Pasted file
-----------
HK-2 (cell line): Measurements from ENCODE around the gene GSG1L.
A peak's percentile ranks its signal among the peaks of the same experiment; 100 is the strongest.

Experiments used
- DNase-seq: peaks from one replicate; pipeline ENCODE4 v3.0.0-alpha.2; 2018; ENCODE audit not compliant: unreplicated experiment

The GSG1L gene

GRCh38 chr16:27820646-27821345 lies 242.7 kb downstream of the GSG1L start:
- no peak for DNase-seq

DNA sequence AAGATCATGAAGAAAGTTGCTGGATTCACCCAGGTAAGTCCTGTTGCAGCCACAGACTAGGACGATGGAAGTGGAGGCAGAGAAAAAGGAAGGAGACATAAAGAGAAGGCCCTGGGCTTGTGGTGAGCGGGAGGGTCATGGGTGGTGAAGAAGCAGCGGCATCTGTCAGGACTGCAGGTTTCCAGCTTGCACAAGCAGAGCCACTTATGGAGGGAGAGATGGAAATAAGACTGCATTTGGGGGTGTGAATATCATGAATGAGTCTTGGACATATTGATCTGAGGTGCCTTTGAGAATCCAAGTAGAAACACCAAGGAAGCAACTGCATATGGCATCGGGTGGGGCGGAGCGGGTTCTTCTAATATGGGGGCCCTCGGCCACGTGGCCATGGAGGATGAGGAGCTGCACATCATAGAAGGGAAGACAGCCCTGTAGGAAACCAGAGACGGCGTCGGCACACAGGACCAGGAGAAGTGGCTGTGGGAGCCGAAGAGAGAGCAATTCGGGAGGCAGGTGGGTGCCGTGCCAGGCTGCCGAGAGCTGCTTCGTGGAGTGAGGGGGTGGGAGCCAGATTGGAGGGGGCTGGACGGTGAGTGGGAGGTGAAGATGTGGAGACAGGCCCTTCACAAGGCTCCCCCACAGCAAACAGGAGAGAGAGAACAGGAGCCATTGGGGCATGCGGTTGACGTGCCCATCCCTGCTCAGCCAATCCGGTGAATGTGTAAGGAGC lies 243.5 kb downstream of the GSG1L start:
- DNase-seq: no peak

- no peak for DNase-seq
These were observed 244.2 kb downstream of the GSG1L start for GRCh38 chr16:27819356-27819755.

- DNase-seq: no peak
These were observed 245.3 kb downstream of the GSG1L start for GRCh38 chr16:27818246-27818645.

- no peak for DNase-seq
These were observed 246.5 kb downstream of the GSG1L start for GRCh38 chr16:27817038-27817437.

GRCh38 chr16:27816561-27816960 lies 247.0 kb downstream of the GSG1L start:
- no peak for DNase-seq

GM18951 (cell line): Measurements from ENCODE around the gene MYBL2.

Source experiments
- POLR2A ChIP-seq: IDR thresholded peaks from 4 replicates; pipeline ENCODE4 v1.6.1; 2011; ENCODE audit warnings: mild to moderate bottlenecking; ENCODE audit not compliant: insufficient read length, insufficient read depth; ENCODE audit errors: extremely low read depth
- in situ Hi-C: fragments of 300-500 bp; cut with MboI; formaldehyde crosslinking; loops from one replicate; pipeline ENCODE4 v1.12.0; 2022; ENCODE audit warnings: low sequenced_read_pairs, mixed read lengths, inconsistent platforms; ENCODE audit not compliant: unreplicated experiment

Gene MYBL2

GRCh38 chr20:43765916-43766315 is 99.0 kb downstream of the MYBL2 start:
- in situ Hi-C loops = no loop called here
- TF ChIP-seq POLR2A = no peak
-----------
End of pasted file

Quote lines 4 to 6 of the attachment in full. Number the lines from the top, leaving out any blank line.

- DNase-seq: peaks from one replicate; pipeline ENCODE4 v3.0.0-alpha.2; 2018; ENCODE audit not compliant: unreplicated experiment

The GSG1L gene

GRCh38 chr16:27820646-27821345 lies 242.7 kb downstream of the GSG1L start: